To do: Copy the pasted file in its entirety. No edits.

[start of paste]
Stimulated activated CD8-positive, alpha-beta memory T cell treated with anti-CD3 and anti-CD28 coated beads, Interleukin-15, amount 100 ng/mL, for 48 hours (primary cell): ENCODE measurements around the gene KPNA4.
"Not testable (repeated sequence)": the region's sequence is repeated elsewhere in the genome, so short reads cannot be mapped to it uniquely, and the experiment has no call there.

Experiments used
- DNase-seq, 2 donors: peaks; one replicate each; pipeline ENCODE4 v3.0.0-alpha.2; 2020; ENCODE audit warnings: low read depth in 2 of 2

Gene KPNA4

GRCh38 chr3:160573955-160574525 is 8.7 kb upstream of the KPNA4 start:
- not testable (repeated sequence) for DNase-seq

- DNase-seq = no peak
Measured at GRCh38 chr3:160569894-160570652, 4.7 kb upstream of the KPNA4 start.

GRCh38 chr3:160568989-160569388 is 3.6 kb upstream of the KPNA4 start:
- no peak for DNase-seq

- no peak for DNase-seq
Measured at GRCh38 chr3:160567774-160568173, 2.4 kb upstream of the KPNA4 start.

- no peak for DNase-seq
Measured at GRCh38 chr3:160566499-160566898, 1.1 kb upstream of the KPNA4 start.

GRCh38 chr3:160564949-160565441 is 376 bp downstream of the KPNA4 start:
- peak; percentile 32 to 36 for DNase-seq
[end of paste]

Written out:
Stimulated activated CD8-positive, alpha-beta memory T cell treated with anti-CD3 and anti-CD28 coated beads, Interleukin-15, amount 100 ng/mL, for 48 hours (primary cell): ENCODE measurements around the gene KPNA4.
"Not testable (repeated sequence)": the region's sequence is repeated elsewhere in the genome, so short reads cannot be mapped to it uniquely, and the experiment has no call there.

Experiments used
- DNase-seq, 2 donors: peaks; one replicate each; pipeline ENCODE4 v3.0.0-alpha.2; 2020; ENCODE audit warnings: low read depth in 2 of 2

Gene KPNA4

GRCh38 chr3:160573955-160574525 is 8.7 kb upstream of the KPNA4 start:
- not testable (repeated sequence) for DNase-seq

- DNase-seq = no peak
Measured at GRCh38 chr3:160569894-160570652, 4.7 kb upstream of the KPNA4 start.

GRCh38 chr3:160568989-160569388 is 3.6 kb upstream of the KPNA4 start:
- no peak for DNase-seq

- no peak for DNase-seq
Measured at GRCh38 chr3:160567774-160568173, 2.4 kb upstream of the KPNA4 start.

- no peak for DNase-seq
Measured at GRCh38 chr3:160566499-160566898, 1.1 kb upstream of the KPNA4 start.

GRCh38 chr3:160564949-160565441 is 376 bp downstream of the KPNA4 start:
- peak; percentile 32 to 36 for DNase-seq